“The role of targeting when you're buying an audience is really important to make sure that you've got efficiency and that you're not wasting impressions."

When buying outcomes, said Stone, detailed targeting can actually prohibit performance. 

“Data coming in is still really important; we know the ecosystem is changing and we know that cookie deprecation will come. So, the advancements we've made in conversions API - allowing advertisers to utilise their first party data - is still really key to performance marketing,” he said.  

“Once it's in and you're looking at our current machine learning capabilities, the training that comes off of the data is only as good as the seed of the data. It will be a really big competitive advantage. 

Meta Advantage, the company’s portfolio of AI-powered automated business tools, also helps marketers maximise the value of each ad impression and deliver superior results.  

Products like Advantage+ Shopping Campaigns (ASC), is one of the fastest growing ad products in the history of the company – and AI is central to its success, notes Stone.  

Measurement and a new gold standard

Good measurement can help drive real results, and the wrong measurement can lead you to draw the wrong conclusions, said Katie Forcey, client partner at Meta. Incrementality is the gold standard of measurement. 

Meta’s new Measurement 360 was created to help marketers with growth by looking at a holistic approach and cross-referencing results of multiple sources 

Forcey said it’s crucial for businesses to understand what the contribution of marketing dollars is making to the overall growth and health  of the business and health.  

It’s a way to determine where the dollar is best invested. Having a strong foundation of measurement allows cross-collaboration between stakeholders,” she said.  

Measurement 360, said Forcey, is about triangulating multiple sources – a practical approach on how to organise and operationalise marketing decisions.  

Meta recently collaborated with Harvard Business Review to publish a meta-analysis of 18 advertisers in North America and Europe who compared (mixed media modelling) MMM-based measurement with experiment-based measurement.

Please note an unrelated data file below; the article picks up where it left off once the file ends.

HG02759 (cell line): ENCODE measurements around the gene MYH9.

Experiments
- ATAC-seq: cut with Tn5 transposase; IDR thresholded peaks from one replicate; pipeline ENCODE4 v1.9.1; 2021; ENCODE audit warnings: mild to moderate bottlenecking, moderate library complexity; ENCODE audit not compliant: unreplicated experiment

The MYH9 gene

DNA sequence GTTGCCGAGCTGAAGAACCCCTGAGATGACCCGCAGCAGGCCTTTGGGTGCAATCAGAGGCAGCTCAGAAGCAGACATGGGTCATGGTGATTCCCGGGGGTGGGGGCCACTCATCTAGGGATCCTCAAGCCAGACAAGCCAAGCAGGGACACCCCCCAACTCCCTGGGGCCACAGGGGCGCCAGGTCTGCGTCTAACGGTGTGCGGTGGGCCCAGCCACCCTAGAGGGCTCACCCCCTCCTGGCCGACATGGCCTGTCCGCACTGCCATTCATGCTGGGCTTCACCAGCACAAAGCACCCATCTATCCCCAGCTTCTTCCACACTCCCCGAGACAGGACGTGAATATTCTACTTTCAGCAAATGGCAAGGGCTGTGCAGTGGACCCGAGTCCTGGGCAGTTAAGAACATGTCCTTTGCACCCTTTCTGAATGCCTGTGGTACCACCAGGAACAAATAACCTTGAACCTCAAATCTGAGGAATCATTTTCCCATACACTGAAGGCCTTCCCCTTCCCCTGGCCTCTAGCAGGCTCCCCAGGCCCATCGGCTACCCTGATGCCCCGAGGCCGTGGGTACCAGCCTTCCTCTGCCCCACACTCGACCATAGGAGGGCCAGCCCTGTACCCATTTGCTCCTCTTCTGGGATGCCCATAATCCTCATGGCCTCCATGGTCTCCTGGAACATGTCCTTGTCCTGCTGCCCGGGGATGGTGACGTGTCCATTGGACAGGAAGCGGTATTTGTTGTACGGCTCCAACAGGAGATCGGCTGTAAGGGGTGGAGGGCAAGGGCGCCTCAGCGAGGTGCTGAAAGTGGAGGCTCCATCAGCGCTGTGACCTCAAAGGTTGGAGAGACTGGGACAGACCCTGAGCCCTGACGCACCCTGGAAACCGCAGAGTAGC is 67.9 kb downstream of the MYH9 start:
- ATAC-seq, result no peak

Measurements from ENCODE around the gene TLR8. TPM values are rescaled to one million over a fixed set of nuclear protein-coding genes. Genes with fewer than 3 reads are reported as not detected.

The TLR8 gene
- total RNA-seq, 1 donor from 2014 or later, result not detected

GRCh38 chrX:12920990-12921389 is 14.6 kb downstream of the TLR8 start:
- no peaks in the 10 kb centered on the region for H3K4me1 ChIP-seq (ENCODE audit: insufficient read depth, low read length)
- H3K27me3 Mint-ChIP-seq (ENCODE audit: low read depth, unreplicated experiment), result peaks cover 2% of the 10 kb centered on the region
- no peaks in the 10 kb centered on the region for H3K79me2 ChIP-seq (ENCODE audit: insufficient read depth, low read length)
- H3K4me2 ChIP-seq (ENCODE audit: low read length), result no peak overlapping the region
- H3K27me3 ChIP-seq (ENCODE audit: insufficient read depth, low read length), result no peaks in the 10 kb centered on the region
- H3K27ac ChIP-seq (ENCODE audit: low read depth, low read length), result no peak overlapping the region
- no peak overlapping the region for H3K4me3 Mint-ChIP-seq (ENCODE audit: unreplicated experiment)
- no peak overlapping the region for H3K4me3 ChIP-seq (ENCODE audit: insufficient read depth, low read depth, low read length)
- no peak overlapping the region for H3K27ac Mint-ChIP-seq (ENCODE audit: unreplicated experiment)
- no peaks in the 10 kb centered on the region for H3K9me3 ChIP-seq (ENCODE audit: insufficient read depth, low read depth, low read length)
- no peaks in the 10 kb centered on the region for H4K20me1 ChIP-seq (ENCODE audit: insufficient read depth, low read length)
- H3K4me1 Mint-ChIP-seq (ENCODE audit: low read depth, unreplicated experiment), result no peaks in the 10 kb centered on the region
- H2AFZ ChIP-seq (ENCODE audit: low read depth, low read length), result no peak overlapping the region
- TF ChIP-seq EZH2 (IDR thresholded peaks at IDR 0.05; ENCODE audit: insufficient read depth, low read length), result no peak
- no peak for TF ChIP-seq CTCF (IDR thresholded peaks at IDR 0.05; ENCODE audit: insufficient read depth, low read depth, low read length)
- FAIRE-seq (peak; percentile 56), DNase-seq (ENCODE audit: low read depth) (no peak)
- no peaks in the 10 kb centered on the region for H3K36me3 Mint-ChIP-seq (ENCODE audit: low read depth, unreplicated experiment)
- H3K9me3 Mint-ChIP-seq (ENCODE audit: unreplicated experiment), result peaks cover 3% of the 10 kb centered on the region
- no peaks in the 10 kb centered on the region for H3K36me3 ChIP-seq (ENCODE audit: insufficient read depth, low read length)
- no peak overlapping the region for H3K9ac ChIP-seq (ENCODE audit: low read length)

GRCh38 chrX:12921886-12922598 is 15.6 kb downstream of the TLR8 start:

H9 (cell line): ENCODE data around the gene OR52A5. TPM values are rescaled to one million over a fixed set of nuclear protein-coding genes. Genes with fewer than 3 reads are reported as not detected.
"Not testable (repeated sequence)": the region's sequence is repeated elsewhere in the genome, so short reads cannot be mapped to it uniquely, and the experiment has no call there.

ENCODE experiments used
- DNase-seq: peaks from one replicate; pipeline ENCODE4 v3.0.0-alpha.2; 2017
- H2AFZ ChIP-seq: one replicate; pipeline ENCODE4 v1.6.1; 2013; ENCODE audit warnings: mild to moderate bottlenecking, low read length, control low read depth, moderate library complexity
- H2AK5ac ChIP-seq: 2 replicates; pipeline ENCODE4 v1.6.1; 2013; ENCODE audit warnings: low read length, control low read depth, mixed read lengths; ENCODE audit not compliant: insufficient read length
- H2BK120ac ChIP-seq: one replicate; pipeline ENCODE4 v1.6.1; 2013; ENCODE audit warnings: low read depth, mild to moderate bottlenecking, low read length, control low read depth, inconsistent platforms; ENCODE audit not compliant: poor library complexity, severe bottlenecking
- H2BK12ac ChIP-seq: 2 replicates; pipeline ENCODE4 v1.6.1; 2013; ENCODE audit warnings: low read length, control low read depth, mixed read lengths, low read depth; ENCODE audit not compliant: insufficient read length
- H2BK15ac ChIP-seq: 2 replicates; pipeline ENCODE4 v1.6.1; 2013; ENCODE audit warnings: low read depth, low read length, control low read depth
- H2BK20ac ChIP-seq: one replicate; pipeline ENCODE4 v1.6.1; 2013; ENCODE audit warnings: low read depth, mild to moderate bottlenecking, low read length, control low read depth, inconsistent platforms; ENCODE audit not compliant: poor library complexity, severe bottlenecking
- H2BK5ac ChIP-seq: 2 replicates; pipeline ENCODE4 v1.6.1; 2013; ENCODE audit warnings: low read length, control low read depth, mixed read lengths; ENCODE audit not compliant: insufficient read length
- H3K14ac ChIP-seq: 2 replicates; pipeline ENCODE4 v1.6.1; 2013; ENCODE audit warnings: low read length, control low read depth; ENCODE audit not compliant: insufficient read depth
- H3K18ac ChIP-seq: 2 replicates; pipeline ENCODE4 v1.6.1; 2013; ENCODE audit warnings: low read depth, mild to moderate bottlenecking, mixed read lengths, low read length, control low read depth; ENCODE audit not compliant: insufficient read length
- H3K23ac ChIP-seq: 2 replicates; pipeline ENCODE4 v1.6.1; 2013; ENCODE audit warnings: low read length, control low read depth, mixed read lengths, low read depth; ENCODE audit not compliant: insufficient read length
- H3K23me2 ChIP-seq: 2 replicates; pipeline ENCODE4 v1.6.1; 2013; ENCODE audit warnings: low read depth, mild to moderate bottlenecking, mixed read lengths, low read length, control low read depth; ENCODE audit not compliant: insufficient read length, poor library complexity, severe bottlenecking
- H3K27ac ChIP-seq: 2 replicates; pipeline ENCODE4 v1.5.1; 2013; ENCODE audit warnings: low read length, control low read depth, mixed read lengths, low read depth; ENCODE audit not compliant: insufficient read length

It's primary finding was that calibration via ad experiments pays off. In its case studies, calibration on average corrected MMM-based return-on-ad-spend estimates by 15%, said Forcey.

“Our most successful marketers are using regular and ongoing experiments to help calibrate their media mix models (MMM) models and attribution tools," she said.

“They use the accuracy of incrementality to calibrate the scope of their MMM models and the speed of attribution. This allows them to feel confident that their results are as accurate as possible, but it doesn’t compromise on the speed and the broad-views across the channels.” 

Marketers who apply the lens of incrementality to everything they do from media testing to thinking about their loyalty program, will be running the tightest, most profitable businesses, said Forcey. 

The combination of MMM and experimental calibration will become the new gold standard for ad measurement for the data-constrained online environment,” she said.  

Creative is the new targeting

Previously ECD at Clemenger BBDO, Meta's creative strategist, Carmela Soares, believes that creative diversification is proving to be more and more effective for brands.

Soares believes AI is enabling a new wave of creative expression for platforms 

“The AI will prioritise and serve a particular creative to the audience that is more likely to take action to a particular ad,” she said.  

“That means that the content of that creative and what motivates the action becomes way more important than ever before.” 

Where diversification plays a part in this, is that people have different motivations to take actions or to need or want a particular product or service, said Soares.  

“People connect and resonate with different visuals. Visually diversifying your creative is an opportunity to improve performance," she said.

“Building different manifestations of a campaign that are fit for the behaviour of that general product is really important.” 

Soares has explored how people have built campaigns based on the culture of people; on what’s really human behind a brand.  

“You can still keep consistency with brands, but they’re resonating with different people at the same time. Creative is the new targeting; you don’t sit in the platform just tweaking and manicuring the audiences, you do that through your creative executions,” she said.